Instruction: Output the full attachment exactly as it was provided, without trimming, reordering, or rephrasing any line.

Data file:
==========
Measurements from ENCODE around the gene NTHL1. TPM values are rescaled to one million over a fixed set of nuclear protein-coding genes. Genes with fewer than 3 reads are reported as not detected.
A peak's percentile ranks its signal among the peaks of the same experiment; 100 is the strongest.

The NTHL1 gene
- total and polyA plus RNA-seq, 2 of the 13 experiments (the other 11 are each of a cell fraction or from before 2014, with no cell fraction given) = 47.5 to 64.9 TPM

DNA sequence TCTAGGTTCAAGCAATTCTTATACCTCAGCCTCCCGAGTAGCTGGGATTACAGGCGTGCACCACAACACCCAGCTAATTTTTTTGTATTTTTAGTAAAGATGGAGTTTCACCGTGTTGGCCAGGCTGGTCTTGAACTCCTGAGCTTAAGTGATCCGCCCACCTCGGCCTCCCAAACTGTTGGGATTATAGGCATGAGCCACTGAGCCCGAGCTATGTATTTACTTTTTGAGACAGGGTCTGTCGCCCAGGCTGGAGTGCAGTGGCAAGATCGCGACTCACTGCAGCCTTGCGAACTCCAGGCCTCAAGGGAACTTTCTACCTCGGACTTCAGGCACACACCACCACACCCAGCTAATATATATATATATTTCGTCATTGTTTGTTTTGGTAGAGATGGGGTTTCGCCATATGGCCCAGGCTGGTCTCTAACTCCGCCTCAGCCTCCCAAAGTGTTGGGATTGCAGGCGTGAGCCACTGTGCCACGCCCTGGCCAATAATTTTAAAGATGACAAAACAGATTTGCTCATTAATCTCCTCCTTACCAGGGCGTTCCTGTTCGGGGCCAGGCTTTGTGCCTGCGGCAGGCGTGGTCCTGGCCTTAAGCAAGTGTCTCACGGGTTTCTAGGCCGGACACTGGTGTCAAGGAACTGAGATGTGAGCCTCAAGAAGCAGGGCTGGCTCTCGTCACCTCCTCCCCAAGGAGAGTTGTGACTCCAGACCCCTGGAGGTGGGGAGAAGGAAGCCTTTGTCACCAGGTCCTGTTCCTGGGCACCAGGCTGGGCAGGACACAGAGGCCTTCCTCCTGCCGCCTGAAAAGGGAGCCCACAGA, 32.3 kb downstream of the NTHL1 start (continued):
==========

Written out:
Measurements from ENCODE around the gene NTHL1. TPM values are rescaled to one million over a fixed set of nuclear protein-coding genes. Genes with fewer than 3 reads are reported as not detected.
A peak's percentile ranks its signal among the peaks of the same experiment; 100 is the strongest.

The NTHL1 gene
- total and polyA plus RNA-seq, 2 of the 13 experiments (the other 11 are each of a cell fraction or from before 2014, with no cell fraction given) = 47.5 to 64.9 TPM

DNA sequence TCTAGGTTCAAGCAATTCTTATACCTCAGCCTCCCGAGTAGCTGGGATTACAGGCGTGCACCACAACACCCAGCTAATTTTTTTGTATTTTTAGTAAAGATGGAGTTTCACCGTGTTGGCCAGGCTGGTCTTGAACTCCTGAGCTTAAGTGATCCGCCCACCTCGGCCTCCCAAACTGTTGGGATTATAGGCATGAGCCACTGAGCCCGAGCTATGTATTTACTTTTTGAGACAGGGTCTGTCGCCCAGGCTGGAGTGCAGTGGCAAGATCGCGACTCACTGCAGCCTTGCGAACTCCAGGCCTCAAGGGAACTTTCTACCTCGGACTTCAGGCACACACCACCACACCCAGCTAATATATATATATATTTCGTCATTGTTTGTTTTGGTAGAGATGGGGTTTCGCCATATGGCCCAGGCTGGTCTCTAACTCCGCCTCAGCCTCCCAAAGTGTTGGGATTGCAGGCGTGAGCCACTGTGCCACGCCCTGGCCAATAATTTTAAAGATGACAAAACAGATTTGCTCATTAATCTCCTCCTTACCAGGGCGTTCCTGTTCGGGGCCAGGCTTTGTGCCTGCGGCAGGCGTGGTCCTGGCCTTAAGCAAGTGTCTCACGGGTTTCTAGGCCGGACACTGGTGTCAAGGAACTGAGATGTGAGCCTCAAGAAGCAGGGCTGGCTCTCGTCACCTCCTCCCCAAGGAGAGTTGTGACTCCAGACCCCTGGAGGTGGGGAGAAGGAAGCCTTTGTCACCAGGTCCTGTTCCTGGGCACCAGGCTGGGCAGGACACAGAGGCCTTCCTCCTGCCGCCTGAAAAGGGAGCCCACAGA, 32.3 kb downstream of the NTHL1 start (continued):